This was all very well, but still I had trouble picturing dances being held here, as was the case with other taverns of the time. Then I discovered another room:


My first impression was that having uprights supporting the ceiling in the middle of a dance floor might be a hindrance to the festivities. After I thought about it, however, I realized that most dancing at that time was done in two lines: one for men and one for women, so the uprights would not be in the way. Like this (and please note the uprights right behind the men'a line):


I suspect that a dance at Perkins Tavern in 1825 might have looked far more like these pix than the one I dreamed up in my head!

Anyway, it was a great pleasure stepping into the past at Wiggins Tavern. (The food was good, too!)




Thursday, October 10, 2019

The Sherwood Ring: An epiphany 61 years in the making!


I decided to make some short videos about books I love that inspired me to write historical fiction.

If this doesn't show up on your device, try this YouTube link: https://youtu.be/RIG-XHYFUIM.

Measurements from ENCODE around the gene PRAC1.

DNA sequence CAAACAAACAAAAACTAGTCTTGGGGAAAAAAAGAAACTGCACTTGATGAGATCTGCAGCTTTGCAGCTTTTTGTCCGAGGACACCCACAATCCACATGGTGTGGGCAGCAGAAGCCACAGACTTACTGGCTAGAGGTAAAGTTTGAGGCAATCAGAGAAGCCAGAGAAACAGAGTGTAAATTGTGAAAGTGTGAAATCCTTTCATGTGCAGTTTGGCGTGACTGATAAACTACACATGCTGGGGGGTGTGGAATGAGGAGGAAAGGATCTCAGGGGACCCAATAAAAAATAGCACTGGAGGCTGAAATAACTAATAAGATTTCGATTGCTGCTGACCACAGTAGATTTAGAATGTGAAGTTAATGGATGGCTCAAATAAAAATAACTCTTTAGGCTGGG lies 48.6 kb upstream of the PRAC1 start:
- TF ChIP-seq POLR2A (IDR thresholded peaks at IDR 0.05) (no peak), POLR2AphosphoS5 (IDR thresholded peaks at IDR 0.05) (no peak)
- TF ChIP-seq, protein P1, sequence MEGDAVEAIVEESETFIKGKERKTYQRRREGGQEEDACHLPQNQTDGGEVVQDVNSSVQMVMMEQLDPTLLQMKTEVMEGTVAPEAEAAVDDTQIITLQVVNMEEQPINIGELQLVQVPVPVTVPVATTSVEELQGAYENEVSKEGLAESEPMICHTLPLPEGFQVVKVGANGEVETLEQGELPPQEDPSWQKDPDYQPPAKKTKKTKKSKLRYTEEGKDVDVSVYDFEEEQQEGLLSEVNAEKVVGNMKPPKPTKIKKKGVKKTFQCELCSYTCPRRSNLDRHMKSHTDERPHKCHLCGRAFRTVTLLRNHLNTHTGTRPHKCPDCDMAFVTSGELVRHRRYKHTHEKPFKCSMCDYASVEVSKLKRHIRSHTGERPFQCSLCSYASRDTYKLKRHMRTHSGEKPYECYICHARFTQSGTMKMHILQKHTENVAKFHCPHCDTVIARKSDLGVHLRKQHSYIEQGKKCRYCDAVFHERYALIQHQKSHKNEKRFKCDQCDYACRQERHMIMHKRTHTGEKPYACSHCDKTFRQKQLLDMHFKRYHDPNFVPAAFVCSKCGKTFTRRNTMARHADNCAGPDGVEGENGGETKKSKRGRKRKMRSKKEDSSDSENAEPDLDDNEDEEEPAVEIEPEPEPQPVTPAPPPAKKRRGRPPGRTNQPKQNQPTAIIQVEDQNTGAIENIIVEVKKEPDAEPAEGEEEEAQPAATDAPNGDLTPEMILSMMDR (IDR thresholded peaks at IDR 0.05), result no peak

Tuesday, July 9, 2019

Jane Austen Musical Quiz #1

In 1997, my late mother, Ruth Bell, and I went on the first ever tour of England put on by the Jane Austen Society of North America. (This is the tour on which I found the inspiration to write my latest historical novel for young readers, A Buss from Lafayette.)  Before we left, we put together a audio musical quiz for our fellow travelers concerning the music used in various dramatizations of Jane Austen novels produced over the years. We wanted to see who could identify 1) the title of the Austen novel dramatization in which the music is used; 2) the name of the character who performs the piece and where, or how the music is used in some other way; 3) the date and producer (such as the BBC) of the dramatization, and (for extra credit) 4) the title and composer of the piece.

We had great fun doing this, and our fellow JASNA travelers identified nearly every one correctly.

Would you like to give it a go??

Here is Quiz #1. Enjoy!



(If you cannot watch the video above, you may access it on YouTube here.)

Send your quiz answers to me at jensendorothea@gmail.com (with Jane Austen Musical Quiz #1 on the subject line, please).

Winners will be posted on this site. I promise.

 Cheers,

Dorothea





Wednesday, April 24, 2019

G. Washington: Craftier than We Thought!

A Fringed Hunting Shirt Worn in the American Revolution
(on display at the Museum of the American Revolution in Philadelphia)

I recently found an interesting article on the website of The New England Historical Society, entitled "Seven Fun Continental Army Facts." Here's a link so you can read the whole thing: